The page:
Excessive blaming of other people, past life events or uncontrollable external factors can signal that an individual lacks confidence in their ability to solve problems, has difficulty regulating emotions such as guilt, shame and anxiety or fears judgement by others.
Social psychology research has shown that people who are happier and more psychologically adjusted are more forgiving, can maintain positive overall views of themselves while acknowledging they may be less than perfect, and assume other people will generally see them in a positive light, even if they reveal some flaws.
Here are 6 ways to take appropriate responsibility:
- Identify whether you have fallen into a pattern of blaming others by paying attention to how you explain events.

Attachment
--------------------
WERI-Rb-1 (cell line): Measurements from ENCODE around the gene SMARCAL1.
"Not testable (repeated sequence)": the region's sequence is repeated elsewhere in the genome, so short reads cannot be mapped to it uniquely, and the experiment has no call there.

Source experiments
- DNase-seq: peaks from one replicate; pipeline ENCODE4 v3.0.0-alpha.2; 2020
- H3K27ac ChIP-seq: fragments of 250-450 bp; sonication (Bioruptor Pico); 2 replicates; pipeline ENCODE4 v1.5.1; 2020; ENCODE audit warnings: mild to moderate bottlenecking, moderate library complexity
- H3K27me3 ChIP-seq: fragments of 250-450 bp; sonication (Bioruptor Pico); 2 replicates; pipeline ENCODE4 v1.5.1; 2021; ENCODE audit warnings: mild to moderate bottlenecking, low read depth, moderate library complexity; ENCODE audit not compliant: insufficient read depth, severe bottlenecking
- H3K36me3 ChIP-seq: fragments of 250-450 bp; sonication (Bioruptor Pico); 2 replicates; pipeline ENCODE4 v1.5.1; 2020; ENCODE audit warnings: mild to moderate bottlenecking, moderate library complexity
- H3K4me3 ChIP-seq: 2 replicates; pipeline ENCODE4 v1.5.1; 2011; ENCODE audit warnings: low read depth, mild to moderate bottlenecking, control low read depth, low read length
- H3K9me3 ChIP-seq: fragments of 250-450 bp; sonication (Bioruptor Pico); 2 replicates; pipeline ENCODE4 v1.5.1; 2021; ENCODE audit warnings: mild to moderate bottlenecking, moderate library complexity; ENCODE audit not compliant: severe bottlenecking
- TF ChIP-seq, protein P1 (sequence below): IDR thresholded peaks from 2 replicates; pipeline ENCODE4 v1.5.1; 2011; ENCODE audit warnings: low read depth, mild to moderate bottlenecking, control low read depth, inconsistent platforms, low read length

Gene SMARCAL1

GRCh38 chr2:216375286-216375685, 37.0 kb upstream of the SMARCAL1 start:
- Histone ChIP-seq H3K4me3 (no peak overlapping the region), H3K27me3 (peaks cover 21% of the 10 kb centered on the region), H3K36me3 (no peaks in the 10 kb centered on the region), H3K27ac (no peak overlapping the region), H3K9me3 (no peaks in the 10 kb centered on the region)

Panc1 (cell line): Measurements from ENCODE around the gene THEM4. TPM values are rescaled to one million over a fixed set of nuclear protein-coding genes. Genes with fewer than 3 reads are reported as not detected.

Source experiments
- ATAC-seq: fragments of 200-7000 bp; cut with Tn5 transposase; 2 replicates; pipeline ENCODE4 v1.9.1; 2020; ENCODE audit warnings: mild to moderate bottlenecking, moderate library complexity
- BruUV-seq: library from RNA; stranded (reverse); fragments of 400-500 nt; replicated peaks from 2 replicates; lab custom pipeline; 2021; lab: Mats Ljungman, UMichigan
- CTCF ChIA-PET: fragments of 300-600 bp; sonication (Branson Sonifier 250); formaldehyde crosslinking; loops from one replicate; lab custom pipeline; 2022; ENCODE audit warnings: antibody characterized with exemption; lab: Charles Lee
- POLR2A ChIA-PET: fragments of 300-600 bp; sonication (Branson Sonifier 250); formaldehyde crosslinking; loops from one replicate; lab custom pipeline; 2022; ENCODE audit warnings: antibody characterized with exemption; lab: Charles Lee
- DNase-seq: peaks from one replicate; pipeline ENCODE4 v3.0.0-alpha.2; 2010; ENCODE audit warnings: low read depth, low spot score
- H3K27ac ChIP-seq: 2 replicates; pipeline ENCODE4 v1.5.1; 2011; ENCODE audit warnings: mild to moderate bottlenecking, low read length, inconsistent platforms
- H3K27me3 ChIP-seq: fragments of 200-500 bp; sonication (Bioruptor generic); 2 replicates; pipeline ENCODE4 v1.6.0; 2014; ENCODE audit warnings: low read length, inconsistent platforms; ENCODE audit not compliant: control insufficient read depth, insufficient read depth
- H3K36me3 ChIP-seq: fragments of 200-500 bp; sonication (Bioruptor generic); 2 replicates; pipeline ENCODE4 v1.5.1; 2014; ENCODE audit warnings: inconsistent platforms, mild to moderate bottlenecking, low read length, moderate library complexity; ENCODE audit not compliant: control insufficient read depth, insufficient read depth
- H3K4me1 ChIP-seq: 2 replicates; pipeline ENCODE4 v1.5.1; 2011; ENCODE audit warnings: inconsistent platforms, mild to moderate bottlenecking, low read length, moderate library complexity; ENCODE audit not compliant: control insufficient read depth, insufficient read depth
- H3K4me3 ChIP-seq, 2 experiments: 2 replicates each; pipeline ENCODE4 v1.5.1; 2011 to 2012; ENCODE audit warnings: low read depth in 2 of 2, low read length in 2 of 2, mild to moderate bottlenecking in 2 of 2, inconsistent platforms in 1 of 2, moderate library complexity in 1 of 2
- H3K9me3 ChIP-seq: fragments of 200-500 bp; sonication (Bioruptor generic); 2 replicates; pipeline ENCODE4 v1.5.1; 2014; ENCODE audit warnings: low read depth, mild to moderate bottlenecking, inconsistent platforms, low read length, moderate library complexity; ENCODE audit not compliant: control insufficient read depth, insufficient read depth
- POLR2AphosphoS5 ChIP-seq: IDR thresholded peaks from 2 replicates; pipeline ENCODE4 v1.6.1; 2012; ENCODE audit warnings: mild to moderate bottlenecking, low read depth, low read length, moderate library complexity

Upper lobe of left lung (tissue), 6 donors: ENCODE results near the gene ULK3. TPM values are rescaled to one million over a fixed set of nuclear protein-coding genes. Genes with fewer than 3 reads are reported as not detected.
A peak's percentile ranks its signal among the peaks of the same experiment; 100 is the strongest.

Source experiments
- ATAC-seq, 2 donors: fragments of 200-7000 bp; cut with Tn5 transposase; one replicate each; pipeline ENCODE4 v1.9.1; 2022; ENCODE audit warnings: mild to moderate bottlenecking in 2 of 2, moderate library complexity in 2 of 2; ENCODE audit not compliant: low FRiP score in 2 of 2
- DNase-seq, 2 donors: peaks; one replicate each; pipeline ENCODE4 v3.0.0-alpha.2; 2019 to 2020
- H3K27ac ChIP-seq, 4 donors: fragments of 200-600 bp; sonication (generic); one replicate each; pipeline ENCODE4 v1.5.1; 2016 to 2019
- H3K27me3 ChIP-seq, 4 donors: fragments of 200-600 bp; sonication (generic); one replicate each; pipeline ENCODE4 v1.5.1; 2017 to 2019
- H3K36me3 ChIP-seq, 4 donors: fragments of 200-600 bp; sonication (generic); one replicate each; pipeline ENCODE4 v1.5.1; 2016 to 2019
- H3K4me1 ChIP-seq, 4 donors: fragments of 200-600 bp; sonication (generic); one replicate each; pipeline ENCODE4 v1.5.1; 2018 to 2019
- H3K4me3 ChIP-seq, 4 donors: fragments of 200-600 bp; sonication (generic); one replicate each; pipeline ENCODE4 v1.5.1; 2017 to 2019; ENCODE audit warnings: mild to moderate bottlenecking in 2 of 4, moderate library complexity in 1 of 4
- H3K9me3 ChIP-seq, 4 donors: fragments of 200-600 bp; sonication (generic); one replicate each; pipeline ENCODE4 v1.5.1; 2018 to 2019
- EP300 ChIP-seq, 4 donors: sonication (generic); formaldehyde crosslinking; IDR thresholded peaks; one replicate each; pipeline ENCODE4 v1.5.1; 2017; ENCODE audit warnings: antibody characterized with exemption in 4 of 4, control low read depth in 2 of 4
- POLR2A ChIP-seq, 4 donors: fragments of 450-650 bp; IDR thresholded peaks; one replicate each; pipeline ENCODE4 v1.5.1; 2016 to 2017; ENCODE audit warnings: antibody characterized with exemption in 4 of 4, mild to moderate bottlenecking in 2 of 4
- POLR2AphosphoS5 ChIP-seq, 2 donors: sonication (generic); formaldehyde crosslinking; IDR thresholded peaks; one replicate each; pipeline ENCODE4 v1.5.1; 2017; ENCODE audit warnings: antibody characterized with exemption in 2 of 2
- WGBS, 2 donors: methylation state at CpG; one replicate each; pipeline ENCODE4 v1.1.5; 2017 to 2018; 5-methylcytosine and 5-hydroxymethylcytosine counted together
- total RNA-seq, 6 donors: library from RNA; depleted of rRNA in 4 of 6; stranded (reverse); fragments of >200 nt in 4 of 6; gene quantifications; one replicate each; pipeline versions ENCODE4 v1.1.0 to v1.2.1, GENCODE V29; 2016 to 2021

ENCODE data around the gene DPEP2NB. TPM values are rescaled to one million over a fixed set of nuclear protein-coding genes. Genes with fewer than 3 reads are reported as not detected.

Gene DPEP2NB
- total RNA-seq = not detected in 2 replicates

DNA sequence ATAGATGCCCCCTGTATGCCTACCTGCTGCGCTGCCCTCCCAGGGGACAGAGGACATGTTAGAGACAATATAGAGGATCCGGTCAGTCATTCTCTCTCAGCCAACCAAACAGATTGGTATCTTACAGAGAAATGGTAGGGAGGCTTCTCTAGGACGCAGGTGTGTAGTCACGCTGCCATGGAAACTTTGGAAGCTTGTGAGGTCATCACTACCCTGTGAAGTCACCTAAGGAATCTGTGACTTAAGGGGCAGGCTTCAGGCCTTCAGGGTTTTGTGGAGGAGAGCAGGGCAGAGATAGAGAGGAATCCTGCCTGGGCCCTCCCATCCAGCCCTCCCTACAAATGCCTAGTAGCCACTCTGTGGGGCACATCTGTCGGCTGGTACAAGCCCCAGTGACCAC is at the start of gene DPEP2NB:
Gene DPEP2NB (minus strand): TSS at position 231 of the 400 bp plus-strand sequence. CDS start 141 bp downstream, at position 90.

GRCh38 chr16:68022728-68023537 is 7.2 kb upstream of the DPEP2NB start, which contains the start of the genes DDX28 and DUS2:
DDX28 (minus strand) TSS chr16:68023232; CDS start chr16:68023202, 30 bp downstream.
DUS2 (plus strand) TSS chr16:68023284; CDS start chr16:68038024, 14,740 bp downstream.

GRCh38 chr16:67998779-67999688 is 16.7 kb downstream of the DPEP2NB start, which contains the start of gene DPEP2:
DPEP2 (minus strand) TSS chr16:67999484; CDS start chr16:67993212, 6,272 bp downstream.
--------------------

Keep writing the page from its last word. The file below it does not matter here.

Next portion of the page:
- Ask yourself what thoughts and feelings you are trying to avoid by repeatedly blaming others for your problems.
- Focus on how the role of your own behaviour in your problems gives you the power to change the situation.
- Becoming better at psychological forgiveness can boost your sense of self-respect and self-efficacy, and is even associated with being physically healthier.
- Notice and evaluate the usefulness of any general beliefs you have that might be contributing to your tendency to blame others.
- Notice people who are good at accepting appropriate responsibility or problems while maintaining positive self-esteem. Model your own behaviour on those people.